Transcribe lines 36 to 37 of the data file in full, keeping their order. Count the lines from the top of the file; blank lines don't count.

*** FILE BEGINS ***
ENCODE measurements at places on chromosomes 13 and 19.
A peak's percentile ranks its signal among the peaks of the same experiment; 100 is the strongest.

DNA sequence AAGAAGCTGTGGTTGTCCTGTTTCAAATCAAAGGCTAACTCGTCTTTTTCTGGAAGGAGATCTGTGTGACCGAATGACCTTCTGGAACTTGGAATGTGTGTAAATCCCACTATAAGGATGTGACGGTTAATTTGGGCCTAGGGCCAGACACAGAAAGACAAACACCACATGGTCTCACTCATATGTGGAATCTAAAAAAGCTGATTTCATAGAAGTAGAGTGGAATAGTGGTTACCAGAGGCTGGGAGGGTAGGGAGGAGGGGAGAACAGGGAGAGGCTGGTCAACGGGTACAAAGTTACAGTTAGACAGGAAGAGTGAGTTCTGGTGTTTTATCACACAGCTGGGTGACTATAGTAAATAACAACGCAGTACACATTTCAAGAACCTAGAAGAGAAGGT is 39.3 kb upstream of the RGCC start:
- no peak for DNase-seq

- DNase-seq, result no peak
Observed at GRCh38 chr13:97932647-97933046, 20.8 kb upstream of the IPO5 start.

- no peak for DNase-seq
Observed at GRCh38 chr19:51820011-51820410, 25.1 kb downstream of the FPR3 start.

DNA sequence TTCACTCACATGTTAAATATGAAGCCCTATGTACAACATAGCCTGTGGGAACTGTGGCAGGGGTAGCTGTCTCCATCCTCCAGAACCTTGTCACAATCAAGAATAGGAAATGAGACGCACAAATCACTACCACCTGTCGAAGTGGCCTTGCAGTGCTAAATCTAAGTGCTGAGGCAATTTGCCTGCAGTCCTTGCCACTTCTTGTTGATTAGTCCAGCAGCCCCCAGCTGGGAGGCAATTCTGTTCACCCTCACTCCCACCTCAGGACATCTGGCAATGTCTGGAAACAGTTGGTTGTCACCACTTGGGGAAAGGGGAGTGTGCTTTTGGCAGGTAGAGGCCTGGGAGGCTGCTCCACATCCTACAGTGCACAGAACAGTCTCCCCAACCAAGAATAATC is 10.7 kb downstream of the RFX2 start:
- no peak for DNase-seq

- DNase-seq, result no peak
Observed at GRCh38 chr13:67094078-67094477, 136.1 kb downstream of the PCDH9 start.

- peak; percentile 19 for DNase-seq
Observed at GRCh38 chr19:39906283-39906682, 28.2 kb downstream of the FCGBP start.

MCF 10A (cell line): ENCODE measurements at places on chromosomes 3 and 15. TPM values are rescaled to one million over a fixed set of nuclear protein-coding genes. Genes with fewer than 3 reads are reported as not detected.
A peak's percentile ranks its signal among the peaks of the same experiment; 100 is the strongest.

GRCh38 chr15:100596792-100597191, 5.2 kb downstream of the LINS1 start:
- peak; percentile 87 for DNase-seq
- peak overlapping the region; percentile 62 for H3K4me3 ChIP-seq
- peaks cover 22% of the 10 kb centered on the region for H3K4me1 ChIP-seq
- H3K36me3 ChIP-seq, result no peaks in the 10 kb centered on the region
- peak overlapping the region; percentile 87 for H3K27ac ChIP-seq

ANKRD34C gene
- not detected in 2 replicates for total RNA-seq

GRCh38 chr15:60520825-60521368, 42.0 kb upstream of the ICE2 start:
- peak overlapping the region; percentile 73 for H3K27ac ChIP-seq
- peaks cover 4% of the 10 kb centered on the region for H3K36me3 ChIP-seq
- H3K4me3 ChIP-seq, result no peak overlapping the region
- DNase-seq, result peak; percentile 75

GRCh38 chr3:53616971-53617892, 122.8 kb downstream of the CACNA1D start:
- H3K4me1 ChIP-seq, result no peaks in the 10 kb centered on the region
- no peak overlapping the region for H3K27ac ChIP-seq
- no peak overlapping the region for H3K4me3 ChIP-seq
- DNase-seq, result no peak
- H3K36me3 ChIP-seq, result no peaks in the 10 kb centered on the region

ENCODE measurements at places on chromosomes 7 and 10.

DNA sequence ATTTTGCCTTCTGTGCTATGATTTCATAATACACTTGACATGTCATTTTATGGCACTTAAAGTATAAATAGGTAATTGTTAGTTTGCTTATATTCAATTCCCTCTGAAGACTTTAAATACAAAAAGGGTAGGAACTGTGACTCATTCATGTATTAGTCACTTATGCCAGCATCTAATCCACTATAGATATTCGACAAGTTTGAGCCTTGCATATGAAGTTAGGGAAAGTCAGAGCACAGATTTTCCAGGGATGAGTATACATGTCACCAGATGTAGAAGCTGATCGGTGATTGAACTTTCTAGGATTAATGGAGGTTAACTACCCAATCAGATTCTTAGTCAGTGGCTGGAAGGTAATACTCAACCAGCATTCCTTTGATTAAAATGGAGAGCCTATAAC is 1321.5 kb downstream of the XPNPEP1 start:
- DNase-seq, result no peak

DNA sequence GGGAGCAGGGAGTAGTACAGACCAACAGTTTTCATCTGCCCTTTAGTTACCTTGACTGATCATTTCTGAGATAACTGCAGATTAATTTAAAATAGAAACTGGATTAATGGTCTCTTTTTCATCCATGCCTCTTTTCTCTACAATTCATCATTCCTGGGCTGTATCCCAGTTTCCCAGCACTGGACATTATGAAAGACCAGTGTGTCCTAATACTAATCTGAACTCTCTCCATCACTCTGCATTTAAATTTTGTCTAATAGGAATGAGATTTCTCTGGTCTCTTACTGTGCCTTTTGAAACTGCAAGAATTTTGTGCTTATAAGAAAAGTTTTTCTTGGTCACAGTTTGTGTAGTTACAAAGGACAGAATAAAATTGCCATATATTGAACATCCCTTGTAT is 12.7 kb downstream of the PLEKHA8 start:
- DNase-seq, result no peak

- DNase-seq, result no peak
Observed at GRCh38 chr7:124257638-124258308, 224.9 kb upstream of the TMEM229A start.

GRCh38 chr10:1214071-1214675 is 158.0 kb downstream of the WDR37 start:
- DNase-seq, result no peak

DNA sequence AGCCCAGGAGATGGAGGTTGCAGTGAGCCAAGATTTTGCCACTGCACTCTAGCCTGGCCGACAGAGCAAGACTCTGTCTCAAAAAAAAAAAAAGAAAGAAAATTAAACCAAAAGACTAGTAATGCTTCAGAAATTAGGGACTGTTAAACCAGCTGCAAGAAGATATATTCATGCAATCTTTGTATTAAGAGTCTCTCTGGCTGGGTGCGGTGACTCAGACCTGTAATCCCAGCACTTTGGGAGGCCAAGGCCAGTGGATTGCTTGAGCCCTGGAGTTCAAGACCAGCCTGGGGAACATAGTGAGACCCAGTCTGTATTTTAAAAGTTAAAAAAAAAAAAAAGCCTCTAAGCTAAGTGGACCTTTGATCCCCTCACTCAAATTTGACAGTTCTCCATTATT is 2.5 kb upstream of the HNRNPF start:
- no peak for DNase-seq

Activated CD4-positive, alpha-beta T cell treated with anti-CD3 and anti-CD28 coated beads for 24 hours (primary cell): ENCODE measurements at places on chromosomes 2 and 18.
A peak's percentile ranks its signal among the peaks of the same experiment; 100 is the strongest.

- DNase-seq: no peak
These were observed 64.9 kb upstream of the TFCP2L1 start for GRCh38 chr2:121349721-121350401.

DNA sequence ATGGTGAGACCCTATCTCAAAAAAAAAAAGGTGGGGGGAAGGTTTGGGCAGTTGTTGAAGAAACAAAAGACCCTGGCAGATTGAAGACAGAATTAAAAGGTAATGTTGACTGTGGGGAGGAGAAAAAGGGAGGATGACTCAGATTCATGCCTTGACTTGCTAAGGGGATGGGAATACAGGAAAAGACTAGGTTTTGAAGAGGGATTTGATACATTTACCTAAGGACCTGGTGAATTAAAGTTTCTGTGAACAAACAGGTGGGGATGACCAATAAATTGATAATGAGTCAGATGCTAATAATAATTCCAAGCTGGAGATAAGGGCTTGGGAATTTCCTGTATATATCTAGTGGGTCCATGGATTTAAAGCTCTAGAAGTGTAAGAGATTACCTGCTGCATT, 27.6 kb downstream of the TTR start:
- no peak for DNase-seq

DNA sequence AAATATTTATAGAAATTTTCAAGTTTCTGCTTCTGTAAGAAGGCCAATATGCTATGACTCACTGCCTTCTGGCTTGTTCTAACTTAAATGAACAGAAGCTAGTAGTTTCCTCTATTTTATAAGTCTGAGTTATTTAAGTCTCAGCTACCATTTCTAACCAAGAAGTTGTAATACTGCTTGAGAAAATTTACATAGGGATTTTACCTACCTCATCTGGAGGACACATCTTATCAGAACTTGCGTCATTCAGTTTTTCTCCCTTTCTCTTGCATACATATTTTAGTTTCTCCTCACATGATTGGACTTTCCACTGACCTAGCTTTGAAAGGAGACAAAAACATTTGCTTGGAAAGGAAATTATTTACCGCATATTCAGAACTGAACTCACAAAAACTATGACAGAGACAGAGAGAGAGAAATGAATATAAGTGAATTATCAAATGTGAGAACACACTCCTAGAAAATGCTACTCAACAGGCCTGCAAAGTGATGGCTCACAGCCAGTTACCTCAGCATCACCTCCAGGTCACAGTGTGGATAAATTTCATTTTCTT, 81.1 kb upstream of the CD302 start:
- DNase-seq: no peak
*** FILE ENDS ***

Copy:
ENCODE measurements at places on chromosomes 7 and 10.

DNA sequence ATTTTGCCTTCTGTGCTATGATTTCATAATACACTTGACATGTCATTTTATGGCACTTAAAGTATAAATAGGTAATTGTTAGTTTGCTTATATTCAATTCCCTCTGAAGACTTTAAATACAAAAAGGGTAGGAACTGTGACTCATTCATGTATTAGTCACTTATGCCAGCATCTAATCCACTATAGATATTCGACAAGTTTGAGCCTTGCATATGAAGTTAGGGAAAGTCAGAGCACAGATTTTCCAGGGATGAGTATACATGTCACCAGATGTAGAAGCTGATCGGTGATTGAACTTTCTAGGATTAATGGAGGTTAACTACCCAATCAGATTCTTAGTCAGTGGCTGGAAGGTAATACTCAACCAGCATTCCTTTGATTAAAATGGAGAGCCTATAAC is 1321.5 kb downstream of the XPNPEP1 start: